*Be skeptical when evaluating any information source.
*This is especially true for World Wide Web pages, because they are less likely to be subject to quality control measures such as editorial oversight.
*Anyone can put information on the web.
Consider these factors when evaluating a source:
Who is the author? Are any credentials given? Who is the publisher? If you can't tell or if there isn't any clear information, be suspicious. For web sites, you often have to check the home page or the "About Us" page to find who is behind a source.
Point of View or Bias
There's nothing wrong with a source having a point of view, but you need to be aware of it so you can investigate the other sides. Example: Information on gun control from the National Rifle Association.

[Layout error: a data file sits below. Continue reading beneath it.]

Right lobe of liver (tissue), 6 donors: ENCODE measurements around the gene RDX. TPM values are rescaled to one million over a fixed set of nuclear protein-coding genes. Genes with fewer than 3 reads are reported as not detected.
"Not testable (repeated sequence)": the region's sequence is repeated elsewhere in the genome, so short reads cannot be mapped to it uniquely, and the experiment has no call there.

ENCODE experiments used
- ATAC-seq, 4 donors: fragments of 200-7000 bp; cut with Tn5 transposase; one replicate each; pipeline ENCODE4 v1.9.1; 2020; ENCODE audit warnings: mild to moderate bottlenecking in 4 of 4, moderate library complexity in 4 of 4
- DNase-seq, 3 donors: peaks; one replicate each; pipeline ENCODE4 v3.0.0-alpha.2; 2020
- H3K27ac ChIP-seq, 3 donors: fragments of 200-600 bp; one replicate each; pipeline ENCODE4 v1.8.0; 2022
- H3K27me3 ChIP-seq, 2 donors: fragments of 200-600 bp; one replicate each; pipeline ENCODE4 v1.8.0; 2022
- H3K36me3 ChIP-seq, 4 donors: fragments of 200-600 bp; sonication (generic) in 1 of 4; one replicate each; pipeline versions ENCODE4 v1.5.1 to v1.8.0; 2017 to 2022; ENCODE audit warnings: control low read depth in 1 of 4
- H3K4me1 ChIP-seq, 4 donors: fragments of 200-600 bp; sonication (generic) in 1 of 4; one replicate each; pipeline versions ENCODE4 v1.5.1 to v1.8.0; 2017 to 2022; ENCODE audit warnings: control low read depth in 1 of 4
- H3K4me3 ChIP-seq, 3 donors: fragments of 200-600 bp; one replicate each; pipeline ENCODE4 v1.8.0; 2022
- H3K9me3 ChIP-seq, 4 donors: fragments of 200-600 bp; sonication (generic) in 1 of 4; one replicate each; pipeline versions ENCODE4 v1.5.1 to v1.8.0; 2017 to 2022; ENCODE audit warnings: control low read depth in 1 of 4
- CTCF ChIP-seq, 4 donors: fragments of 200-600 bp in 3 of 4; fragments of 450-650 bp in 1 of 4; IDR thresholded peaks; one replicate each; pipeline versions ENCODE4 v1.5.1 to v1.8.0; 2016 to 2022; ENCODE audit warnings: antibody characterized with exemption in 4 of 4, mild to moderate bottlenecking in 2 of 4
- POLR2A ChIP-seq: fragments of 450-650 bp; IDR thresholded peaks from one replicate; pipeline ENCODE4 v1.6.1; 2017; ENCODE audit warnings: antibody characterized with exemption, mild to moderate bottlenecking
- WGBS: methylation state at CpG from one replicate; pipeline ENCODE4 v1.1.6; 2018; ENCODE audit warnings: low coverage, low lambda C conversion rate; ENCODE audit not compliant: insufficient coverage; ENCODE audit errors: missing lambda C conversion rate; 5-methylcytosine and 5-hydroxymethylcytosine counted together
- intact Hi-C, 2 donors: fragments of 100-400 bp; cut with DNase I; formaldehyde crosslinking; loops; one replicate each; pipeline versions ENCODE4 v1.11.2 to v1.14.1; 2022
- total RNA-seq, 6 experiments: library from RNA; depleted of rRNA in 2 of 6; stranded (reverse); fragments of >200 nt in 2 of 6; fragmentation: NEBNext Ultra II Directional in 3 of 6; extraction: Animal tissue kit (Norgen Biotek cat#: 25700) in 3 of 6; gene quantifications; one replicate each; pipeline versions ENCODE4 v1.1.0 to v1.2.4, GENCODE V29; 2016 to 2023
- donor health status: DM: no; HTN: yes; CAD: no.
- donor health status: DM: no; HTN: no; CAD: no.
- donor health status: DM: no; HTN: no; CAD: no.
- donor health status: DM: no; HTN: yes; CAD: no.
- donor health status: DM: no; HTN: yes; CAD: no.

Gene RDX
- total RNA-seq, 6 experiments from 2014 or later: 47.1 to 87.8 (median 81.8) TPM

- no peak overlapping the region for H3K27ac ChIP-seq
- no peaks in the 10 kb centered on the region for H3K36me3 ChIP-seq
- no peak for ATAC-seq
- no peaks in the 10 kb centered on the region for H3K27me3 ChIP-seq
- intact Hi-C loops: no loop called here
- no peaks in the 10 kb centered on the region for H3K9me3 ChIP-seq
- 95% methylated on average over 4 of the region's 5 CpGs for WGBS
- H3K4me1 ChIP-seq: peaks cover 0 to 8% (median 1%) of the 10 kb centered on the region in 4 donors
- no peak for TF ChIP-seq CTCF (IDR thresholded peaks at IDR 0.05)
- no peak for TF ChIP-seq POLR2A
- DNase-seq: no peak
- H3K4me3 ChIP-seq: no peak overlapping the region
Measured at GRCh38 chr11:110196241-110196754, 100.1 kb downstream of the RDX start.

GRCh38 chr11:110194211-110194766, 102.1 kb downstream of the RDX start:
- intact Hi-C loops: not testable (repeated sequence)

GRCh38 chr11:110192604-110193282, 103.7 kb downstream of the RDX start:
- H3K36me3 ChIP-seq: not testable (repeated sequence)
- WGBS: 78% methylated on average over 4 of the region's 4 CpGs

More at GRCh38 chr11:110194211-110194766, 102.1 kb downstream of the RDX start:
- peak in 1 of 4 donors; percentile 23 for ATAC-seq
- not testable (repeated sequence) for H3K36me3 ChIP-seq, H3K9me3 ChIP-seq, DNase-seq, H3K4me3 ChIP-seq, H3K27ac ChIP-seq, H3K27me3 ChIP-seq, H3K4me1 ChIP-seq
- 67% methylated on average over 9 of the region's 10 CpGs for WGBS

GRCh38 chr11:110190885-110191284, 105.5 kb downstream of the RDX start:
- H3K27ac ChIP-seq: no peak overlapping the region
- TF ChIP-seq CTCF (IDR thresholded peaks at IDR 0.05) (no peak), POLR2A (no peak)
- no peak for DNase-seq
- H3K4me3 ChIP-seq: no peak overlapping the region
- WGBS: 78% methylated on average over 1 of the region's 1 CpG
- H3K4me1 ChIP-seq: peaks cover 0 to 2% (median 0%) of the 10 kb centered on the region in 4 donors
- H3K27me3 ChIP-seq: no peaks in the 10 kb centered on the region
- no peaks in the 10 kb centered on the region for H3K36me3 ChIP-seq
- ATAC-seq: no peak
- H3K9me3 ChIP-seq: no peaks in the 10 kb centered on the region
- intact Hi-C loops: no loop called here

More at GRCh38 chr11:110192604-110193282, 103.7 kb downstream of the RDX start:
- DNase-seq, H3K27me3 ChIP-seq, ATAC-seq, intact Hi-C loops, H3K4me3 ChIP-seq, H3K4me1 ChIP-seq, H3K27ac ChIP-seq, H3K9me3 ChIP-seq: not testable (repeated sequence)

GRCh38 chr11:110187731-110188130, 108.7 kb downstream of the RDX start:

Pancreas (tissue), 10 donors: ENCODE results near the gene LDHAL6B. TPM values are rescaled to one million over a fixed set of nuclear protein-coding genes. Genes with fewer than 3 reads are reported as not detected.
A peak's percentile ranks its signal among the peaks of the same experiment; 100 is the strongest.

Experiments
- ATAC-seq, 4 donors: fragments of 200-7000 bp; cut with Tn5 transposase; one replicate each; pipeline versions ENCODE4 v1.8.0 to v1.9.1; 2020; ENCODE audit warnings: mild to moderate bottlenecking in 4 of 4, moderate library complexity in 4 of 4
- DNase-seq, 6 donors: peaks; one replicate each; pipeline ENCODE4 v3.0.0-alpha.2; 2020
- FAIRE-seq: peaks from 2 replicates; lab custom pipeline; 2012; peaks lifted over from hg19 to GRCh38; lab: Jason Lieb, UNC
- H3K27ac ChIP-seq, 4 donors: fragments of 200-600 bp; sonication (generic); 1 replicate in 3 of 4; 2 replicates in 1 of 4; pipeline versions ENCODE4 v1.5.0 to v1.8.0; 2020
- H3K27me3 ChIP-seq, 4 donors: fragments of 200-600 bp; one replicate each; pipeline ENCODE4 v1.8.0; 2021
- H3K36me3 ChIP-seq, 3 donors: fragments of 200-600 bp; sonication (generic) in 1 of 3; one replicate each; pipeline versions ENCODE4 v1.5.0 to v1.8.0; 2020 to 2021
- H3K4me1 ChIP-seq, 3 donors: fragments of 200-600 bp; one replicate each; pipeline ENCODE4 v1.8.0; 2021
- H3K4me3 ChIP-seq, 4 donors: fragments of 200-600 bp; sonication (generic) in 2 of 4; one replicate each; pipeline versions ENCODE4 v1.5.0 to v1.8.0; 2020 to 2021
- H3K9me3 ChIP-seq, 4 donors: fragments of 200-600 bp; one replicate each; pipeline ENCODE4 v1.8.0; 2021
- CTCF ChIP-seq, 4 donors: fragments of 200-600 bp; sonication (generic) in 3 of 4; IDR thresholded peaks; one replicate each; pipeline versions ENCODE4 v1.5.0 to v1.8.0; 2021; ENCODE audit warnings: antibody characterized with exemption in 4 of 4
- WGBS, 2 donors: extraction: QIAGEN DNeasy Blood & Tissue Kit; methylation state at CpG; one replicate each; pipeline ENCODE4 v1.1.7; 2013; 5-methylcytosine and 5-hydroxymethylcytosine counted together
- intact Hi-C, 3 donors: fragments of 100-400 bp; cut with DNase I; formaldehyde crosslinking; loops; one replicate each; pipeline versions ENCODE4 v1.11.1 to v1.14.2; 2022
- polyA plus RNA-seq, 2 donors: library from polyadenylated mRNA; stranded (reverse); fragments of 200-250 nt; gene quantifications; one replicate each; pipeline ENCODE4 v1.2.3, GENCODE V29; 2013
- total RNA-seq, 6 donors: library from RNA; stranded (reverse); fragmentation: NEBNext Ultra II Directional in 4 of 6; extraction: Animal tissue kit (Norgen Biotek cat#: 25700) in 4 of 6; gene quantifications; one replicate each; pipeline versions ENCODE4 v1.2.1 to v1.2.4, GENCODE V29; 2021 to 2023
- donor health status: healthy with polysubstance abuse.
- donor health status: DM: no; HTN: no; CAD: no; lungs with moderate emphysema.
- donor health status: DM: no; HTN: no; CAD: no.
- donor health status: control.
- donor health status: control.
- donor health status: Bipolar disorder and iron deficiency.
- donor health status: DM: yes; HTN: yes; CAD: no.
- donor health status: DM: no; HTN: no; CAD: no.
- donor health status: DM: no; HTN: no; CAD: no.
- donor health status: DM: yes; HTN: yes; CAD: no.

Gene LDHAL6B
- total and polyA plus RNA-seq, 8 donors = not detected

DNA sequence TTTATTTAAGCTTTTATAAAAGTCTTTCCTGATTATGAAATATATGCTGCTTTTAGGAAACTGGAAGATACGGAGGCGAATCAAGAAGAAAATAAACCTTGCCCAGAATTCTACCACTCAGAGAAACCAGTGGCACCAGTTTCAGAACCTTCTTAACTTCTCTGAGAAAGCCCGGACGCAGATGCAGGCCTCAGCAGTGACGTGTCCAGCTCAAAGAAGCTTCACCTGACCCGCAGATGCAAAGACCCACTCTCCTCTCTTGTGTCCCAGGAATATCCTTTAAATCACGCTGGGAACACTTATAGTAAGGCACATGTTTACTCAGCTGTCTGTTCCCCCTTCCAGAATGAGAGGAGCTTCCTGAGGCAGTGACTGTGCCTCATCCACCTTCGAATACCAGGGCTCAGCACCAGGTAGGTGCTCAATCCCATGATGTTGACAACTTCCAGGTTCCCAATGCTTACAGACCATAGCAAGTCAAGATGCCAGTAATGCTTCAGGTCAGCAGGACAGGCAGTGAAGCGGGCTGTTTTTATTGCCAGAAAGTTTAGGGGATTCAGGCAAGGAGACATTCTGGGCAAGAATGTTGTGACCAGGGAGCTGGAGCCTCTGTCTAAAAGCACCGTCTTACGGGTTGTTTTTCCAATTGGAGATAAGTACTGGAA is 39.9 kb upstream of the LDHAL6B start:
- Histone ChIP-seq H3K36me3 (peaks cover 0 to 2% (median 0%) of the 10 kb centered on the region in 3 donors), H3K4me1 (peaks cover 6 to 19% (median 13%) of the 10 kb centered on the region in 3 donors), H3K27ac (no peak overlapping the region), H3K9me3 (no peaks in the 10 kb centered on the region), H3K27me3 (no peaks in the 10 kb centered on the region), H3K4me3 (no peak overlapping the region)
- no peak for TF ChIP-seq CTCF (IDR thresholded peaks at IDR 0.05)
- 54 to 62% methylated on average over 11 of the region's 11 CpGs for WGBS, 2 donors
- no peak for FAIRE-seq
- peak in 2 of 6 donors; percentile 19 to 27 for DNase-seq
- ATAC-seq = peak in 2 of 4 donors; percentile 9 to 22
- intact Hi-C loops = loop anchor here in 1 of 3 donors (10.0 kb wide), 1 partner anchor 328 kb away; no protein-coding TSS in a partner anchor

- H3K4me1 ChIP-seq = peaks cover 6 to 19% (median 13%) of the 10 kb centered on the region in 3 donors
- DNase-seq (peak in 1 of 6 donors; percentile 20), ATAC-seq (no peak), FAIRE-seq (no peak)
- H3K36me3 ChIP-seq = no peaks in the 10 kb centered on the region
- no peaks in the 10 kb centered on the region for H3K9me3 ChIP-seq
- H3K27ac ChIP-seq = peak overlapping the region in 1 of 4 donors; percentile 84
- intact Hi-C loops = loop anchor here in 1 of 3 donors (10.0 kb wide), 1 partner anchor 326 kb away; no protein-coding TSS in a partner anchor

Think about your topic and how important recent information is to it. For an art history project , it probably isn't very important. For a paper on genetic engineering, it is very important.
This is the ultimate point. But you may not know enough about a topic to judge. Look for solid evidence, such as research studies and statistics. Is there a bibliography or reference to other sources the author used? These indicate the information is based on research rather than just opinion.
Here are a few examples of some good and some questionable sites, can you tell which is which?
Click on the link to view the web page and then click on the for your answer.
There is no universal symbol to designate quality web pages, but here are things you can look for to help you determine if a web page is appropriate or not.
Because anyone can contribute, and you don't want to monkey around when it comes to research!